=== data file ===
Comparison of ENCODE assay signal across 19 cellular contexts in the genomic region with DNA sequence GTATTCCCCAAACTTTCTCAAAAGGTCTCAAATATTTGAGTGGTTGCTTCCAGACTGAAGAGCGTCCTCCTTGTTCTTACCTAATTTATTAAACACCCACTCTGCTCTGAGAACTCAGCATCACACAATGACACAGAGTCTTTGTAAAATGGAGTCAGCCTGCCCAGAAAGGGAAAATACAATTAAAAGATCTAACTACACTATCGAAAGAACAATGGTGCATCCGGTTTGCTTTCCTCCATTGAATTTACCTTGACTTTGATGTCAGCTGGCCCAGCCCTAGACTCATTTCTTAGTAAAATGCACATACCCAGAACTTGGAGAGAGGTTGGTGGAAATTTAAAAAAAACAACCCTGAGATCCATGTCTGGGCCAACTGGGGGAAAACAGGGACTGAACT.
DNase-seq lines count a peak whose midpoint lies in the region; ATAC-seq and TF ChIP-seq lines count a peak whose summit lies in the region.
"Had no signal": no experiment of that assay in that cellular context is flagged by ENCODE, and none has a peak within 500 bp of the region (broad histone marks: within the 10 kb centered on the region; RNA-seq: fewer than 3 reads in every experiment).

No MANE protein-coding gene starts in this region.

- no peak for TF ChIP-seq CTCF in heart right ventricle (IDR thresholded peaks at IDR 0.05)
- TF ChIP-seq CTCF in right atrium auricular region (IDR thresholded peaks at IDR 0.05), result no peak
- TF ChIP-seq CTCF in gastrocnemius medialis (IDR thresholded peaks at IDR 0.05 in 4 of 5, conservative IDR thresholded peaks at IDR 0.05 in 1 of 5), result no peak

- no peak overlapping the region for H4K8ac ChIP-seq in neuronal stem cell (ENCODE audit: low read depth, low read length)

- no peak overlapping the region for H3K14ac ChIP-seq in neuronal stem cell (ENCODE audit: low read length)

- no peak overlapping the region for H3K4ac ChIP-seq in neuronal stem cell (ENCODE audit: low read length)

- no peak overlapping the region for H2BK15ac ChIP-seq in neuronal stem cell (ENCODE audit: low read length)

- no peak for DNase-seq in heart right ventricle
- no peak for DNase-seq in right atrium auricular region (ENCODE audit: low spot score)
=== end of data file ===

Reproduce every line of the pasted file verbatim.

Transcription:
Comparison of ENCODE assay signal across 19 cellular contexts in the genomic region with DNA sequence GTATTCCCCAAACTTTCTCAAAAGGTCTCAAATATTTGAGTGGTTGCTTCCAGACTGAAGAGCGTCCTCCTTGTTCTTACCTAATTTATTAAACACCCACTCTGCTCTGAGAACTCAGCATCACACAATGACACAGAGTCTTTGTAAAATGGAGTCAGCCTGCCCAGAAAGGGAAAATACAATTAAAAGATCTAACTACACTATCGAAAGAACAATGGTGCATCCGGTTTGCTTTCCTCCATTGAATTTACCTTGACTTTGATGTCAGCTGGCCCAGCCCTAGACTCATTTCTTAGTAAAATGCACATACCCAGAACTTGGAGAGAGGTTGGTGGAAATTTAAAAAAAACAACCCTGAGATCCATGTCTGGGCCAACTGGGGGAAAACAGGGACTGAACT.
DNase-seq lines count a peak whose midpoint lies in the region; ATAC-seq and TF ChIP-seq lines count a peak whose summit lies in the region.
"Had no signal": no experiment of that assay in that cellular context is flagged by ENCODE, and none has a peak within 500 bp of the region (broad histone marks: within the 10 kb centered on the region; RNA-seq: fewer than 3 reads in every experiment).

No MANE protein-coding gene starts in this region.

- no peak for TF ChIP-seq CTCF in heart right ventricle (IDR thresholded peaks at IDR 0.05)
- TF ChIP-seq CTCF in right atrium auricular region (IDR thresholded peaks at IDR 0.05), result no peak
- TF ChIP-seq CTCF in gastrocnemius medialis (IDR thresholded peaks at IDR 0.05 in 4 of 5, conservative IDR thresholded peaks at IDR 0.05 in 1 of 5), result no peak

- no peak overlapping the region for H4K8ac ChIP-seq in neuronal stem cell (ENCODE audit: low read depth, low read length)

- no peak overlapping the region for H3K14ac ChIP-seq in neuronal stem cell (ENCODE audit: low read length)

- no peak overlapping the region for H3K4ac ChIP-seq in neuronal stem cell (ENCODE audit: low read length)

- no peak overlapping the region for H2BK15ac ChIP-seq in neuronal stem cell (ENCODE audit: low read length)

- no peak for DNase-seq in heart right ventricle
- no peak for DNase-seq in right atrium auricular region (ENCODE audit: low spot score)